In America, Grand Old Party struggles amid progressive tilt

Amid ominous signs for conservative America, Riordan Lee asks where to now for the Republican Party?

Mitt Romney failed to win support among minorities, whose representation is increasing.
Mitt Romney failed to win support among minorities, whose representation is increasing.

With the passing of every election, familiar catch cries of “internal soul searching” and “identity crisis” are predictably hurled at the loser. Reagan’s re-election was ‘the last rites for liberalism’, but soon enough Clinton turned on his smarmy charm. Obama’s historic 2008 win was a ‘resounding dismissal of the conservative establishment’, and yet the Tea Party swept the mid terms and we all had to deal with the unfettered drivel that wretched itself out of Bachmann and co’s face holes. Certainly, making bold predictions for the political trajectory of such a volatile and diverse nation amid the hysteria of an election is a dangerous game.

However, Tuesday’s results affirmed a bourgeoning but now visible and more permanent trend – the ‘White vote’ is losing its traction as an electoral kingmaker. Since 2000, the Hispanic vote has increased more than 40 per cent and now represents 10 per cent of the electorate. Likewise, the Black population has grown 12.6 per cent and the White vote has dropped from 87 per cent in 1992 to 72 per cent in 2012. As this trend continues into the future, the Republican Party can no longer rely on White voters to carry them over the line. According to CNN exit polls, 88 per cent of Romney voters were White and Romney won 20 per cent more of the White vote nationally. However, Obama won the Hispanic vote 69 points to 29 and the Black vote 93 to 6.

He also won the White House.

The clout of minority voters was conspicuous all over the electoral map. In California and New York, Romney won the White vote by 4 and 8 per cent respectively, yet Obama won each of these Democratic strongholds by over 20 per cent (and a third of the required 270 electoral college votes). As the Hispanic population continues to spread into the South and West – historically Republican terrain, these red states are beginning to turn a lighter shade of blue. Virginia, for instance, turned for the Democrats in 2008 for the first time since 1968, and did so again in 2012. Similar fates can be seen in formerly red states Nevada and Colorado – invigorating the highly active conservative and evangelical base is no longer a guaranteed route to the White House.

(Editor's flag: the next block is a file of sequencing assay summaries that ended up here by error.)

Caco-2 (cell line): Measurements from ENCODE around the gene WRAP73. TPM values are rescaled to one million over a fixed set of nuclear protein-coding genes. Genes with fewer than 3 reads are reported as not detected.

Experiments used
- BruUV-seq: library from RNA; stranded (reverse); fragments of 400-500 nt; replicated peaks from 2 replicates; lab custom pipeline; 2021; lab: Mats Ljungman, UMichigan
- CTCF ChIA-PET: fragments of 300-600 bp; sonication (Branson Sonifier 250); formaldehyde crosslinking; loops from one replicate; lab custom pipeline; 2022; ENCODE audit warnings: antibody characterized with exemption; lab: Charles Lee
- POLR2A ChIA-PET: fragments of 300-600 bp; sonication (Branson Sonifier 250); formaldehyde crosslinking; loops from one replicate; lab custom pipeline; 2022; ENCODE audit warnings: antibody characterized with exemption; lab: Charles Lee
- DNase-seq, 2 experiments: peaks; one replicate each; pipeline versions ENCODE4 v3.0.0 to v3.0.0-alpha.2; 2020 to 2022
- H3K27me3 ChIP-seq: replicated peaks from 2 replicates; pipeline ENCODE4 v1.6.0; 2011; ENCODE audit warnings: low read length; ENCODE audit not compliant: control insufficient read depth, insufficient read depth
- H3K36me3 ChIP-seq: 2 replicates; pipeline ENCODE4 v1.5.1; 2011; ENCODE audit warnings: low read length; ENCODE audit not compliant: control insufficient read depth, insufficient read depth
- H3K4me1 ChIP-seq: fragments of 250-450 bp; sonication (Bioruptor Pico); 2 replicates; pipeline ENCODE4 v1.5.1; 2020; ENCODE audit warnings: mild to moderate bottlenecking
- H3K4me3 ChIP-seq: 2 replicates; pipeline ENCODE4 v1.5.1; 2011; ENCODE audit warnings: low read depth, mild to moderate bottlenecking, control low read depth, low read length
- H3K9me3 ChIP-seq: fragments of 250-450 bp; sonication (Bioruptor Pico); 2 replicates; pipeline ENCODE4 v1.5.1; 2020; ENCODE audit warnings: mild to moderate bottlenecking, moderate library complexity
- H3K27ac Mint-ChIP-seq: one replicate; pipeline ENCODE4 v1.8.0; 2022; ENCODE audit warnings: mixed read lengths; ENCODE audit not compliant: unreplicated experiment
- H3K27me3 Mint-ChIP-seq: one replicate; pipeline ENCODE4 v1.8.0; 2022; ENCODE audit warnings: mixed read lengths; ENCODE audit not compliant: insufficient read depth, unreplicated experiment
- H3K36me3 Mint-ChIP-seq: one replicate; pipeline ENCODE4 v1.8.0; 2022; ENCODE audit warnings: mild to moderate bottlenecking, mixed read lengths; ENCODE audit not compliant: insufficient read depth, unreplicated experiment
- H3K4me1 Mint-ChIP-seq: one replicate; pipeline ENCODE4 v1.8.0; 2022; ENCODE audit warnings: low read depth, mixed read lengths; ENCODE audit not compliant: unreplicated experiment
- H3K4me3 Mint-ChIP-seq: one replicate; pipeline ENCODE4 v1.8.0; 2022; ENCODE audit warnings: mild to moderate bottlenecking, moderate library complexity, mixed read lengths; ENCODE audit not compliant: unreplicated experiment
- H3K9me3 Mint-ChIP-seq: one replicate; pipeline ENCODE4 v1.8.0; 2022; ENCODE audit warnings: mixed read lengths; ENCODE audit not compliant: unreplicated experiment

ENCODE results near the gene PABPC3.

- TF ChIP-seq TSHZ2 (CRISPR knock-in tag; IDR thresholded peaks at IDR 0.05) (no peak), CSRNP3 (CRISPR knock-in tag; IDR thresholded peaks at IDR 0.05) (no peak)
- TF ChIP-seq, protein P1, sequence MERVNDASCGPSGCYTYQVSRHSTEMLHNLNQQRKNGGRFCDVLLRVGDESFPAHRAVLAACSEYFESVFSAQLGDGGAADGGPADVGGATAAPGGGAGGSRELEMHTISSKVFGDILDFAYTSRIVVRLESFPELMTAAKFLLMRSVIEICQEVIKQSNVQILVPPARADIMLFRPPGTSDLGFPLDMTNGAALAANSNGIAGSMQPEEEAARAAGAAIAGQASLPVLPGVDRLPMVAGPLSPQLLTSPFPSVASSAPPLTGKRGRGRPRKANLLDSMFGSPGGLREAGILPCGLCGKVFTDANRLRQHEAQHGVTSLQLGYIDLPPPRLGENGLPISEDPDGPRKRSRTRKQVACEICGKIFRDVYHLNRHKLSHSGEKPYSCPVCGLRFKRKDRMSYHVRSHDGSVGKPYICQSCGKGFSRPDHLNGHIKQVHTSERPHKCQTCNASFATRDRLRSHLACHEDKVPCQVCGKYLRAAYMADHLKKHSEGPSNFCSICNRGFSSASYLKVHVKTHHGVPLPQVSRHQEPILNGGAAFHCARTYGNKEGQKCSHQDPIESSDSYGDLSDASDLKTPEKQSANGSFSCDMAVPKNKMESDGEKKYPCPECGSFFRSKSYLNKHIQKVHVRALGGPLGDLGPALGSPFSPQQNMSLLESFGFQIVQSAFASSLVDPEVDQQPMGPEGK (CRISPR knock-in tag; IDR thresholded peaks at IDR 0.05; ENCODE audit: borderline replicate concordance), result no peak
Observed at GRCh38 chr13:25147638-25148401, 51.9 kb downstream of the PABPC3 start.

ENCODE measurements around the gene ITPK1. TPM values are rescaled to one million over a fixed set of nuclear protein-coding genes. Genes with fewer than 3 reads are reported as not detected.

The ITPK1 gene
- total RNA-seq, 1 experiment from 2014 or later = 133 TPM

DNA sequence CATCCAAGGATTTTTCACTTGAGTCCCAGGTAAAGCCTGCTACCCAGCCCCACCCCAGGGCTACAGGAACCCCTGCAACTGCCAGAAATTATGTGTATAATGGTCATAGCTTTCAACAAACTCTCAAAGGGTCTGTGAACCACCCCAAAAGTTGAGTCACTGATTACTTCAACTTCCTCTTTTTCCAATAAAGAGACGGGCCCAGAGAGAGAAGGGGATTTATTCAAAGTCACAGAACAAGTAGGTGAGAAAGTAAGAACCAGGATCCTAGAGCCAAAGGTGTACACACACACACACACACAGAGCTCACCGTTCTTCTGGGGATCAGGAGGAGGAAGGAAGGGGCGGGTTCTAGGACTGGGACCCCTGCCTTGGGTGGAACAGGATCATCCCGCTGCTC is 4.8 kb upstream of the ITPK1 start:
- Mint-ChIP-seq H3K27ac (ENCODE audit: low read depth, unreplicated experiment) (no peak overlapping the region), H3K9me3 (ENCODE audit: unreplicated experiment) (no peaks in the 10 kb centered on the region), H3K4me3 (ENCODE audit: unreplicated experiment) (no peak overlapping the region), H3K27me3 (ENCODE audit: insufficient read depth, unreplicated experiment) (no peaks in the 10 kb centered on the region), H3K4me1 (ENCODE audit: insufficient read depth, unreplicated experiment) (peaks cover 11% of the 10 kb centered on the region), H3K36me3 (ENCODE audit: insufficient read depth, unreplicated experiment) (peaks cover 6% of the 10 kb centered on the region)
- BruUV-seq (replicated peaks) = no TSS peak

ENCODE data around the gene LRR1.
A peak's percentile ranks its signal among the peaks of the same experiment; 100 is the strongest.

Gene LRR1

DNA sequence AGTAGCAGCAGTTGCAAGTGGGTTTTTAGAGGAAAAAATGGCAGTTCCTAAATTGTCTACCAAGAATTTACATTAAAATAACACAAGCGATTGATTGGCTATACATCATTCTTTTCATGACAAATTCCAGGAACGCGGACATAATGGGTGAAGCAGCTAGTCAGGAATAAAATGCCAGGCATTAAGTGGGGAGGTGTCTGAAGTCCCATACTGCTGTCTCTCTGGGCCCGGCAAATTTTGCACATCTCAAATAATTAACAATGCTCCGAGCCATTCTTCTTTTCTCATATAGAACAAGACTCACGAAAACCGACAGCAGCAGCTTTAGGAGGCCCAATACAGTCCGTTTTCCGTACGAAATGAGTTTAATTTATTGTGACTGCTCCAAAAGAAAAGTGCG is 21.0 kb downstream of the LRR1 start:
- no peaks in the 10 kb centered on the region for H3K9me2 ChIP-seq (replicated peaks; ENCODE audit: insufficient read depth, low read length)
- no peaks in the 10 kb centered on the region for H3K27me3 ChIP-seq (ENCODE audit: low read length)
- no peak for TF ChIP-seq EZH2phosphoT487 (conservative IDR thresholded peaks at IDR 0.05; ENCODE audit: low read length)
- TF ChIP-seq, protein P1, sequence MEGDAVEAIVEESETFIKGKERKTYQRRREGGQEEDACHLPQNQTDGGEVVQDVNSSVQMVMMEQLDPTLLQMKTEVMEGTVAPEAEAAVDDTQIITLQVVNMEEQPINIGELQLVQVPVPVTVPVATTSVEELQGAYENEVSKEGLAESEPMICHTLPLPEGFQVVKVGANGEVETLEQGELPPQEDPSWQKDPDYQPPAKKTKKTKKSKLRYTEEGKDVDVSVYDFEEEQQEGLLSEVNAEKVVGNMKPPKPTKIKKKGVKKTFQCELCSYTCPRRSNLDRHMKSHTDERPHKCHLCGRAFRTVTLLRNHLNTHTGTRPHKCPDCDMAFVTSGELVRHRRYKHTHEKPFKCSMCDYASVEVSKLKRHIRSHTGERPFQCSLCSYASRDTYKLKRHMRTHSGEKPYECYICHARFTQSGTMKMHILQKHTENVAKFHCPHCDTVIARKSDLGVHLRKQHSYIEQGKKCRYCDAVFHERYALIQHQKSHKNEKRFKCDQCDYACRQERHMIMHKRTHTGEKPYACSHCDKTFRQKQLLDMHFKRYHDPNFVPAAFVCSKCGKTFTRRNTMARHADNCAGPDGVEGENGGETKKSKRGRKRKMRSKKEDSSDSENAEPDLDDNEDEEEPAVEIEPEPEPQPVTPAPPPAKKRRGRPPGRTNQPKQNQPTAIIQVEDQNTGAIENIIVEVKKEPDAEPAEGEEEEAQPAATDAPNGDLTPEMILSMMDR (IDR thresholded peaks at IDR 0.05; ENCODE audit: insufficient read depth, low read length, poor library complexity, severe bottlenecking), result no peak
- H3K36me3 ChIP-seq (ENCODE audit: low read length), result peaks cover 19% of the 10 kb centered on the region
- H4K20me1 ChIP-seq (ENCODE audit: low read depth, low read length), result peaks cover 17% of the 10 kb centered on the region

The GOP has two options. Firstly, it can maintain its current course and try to repackage the traditional conservative message for minority voters. Evoking small government notions of economic liberty and market-empowering neoliberalism can certainly resonate with a growing minority presence in the middle class, as can appeals to the devout Christian pockets of these communities. This task, however, will be difficult – despite significant gains in recent years, Blacks and Hispanics are still disproportionately represented at the bottom of the economic system and, as such, social justice will remain a poignant consideration. Even more significantly though, the Republican Party’s persistent hard line stance on immigration is a deal-breaker for most Hispanic voters.

The most viable way forward for the GOP is taking a step to the left big enough to entice minority voters, but small enough to not isolate their base. Romney’s electoral chances were at their greatest after the first debate, when for the first time since the primaries, he presented himself as a genuinely moderate candidate on fiscal, social and foreign policy issues. A gentle but growing progressive tilt is apparent in the American political landscape – same-sex marriage is gaining traction (institutionalised in nine states), marijuana use was legalised in three states on Tuesday, the Tea Party has lost its legitimacy, and the elitist, laissez-faire economics that facilitated the recession have left a bitter tase in voters’ mouths. A policy platform of balanced budgets, lower tax rates across the board as well as a softening on immigration policy will repackage self-serving elitism as fiscal responsibility to wrangle back the working classes and reposition the party to appeal to the interests of an increasingly diverse electorate.

Potential 2016 candidates Jeb Bush and Chris Christie go a long way to filling this mold but perhaps this is all just nostalgic, illusory regress, longing for an Arnold Vinick – an America a la West Wing season 6/7, and indeed, if the race to the right in the Republican primaries has taught us anything, it’s that the GOP’s conservative base is reluctant to pivot to the centre. But their White, hyper-conservative voter and policy base can no longer carry their nominee to the White House, so, like they said in that movie with Diane Keaton which is pretty alright except for the fact the opening title song is by Crazy Town – something’s gotta give.

Riordan Lee is a third year Arts/Commerce student